In this section, we explore the key techniques for internationalization (i18n) using XSLT. Although both Java and XSLT offer excellent support for i18n, pulling everything together into a working application is quite challenging. Hopefully this material will help to minimize some of the common obstacles.
In its simplest form, i18n is
accomplished by providing a separate XSLT stylesheet for each
supported language. While this is easy to visualize, it results in
far too much duplication of effort. This is because XSLT stylesheets
typically contain some degree of programming logic in addition to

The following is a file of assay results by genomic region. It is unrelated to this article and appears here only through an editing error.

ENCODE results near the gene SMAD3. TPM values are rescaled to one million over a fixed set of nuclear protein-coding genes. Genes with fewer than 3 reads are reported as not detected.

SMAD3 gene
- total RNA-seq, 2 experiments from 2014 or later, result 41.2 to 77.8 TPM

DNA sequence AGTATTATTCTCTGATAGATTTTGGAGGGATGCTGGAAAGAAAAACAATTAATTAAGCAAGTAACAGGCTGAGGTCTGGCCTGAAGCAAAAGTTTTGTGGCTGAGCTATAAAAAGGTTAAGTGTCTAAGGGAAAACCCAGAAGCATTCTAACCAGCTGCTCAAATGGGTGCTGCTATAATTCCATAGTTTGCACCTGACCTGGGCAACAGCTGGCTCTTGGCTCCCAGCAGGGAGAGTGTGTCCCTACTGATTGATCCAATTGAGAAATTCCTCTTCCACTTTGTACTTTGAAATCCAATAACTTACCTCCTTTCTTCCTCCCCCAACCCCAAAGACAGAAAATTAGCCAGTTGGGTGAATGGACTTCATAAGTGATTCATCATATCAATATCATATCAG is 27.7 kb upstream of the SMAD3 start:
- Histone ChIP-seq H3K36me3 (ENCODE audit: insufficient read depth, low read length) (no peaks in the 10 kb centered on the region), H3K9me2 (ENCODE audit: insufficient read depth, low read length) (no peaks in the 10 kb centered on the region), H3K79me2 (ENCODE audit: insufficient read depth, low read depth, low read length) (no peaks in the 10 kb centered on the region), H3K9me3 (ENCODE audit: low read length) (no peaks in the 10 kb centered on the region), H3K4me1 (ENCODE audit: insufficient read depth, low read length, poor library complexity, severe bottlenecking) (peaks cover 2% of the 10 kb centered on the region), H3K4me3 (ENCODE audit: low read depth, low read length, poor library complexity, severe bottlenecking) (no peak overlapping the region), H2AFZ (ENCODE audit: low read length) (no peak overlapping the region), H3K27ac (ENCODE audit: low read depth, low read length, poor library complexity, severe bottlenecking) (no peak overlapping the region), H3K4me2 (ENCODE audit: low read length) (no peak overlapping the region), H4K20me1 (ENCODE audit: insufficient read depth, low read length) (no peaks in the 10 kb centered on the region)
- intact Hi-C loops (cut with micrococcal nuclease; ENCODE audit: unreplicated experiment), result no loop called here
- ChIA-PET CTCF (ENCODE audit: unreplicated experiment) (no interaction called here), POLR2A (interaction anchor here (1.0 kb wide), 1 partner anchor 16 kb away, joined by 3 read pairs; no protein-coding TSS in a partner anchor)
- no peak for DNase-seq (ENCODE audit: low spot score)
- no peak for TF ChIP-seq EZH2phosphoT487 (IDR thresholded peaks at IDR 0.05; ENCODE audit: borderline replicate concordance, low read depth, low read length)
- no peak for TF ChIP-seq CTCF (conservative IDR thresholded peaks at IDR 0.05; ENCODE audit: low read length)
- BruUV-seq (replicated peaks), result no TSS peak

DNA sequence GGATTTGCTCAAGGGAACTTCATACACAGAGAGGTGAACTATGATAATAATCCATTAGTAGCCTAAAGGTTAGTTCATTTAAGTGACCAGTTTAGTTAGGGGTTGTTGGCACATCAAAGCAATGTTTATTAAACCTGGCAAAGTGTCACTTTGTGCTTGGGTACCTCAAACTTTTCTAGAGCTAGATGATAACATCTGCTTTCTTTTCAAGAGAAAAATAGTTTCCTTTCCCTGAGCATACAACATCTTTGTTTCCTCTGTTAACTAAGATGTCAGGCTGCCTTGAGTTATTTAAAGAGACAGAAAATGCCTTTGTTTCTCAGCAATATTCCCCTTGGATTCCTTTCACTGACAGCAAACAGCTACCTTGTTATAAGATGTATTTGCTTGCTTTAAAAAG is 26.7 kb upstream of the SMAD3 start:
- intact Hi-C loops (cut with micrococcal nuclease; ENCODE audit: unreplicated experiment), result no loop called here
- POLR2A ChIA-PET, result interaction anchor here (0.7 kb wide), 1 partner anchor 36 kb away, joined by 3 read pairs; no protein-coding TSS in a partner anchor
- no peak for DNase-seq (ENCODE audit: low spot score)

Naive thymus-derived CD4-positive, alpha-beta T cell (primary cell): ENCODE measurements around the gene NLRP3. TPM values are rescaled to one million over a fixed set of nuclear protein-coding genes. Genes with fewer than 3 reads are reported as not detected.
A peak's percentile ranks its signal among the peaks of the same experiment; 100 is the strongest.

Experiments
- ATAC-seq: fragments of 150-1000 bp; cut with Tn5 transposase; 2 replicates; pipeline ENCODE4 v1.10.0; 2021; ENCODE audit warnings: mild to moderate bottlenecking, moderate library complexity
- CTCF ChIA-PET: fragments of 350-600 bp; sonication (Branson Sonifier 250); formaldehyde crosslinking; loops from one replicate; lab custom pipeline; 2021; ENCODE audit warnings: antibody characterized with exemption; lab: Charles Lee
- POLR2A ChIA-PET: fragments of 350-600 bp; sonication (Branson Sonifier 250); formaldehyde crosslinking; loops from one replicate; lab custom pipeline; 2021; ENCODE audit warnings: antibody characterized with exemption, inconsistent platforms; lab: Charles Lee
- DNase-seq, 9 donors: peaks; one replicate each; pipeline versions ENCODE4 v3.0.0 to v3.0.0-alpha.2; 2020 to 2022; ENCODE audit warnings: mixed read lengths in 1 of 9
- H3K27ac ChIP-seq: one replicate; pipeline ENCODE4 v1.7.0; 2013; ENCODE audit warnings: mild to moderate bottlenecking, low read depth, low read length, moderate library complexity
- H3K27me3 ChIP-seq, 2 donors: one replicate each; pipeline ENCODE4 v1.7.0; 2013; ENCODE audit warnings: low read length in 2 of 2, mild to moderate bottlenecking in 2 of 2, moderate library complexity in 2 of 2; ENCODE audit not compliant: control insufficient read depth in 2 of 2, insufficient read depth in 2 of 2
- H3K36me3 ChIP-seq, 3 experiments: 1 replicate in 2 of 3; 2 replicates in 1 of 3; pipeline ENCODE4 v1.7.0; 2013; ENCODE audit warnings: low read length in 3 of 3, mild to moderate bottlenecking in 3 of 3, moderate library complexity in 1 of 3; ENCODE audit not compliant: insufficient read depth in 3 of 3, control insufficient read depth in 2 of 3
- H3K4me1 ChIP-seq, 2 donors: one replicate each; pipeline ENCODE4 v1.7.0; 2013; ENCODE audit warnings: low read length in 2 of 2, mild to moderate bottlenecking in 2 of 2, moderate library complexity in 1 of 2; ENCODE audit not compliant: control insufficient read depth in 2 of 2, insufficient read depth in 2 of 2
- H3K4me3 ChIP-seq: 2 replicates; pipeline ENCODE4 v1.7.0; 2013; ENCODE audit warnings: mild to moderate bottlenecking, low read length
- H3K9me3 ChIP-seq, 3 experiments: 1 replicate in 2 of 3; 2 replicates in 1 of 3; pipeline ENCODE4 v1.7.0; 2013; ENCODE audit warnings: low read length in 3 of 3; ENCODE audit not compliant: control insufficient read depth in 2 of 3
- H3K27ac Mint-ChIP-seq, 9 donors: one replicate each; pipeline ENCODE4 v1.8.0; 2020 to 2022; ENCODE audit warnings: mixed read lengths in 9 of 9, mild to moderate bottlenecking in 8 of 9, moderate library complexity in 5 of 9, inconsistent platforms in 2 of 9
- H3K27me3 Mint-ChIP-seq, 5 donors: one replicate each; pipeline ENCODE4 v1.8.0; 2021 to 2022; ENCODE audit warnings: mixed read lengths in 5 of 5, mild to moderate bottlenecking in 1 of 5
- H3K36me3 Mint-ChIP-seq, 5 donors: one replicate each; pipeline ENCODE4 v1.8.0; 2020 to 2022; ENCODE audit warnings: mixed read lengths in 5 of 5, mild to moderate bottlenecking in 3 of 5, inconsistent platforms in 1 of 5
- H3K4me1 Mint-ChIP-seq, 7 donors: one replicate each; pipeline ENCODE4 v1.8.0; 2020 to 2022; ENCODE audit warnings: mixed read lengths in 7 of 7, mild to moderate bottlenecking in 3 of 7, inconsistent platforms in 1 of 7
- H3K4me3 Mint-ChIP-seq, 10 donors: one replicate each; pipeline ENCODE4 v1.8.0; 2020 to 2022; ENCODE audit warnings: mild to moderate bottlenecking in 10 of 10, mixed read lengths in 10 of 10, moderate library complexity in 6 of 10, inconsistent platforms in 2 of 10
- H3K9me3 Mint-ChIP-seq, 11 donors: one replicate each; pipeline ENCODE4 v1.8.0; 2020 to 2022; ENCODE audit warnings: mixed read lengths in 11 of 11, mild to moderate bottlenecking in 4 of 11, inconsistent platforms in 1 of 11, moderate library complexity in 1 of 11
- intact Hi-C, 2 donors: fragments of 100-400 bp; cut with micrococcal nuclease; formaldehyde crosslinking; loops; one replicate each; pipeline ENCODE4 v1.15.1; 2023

pure display information. To illustrate this point,
is presented in Example 8-16. This is a very basic
XML datafile that will be transformed using either English or Spanish
Example 8-16. directory.xml
<?xml version="1.0" encoding="UTF-8"?> <directory> <employee category="manager"> <name>Joe Smith</name> <phone>4-0192</phone> </employee> <employee category="programmer"> <name>Sally Jones</name> <phone>4-2831</phone> </employee> <employee category="programmer"> <name>Roger Clark</name> <phone>4-3345</phone> </employee> </directory>
The screen shot shown in Figure 8-6 shows how an XSLT stylesheet transforms this XML into HTML.
And finally, Example 8-17 lists the XSLT stylesheet that produces this output.
Figure 8-6. English ...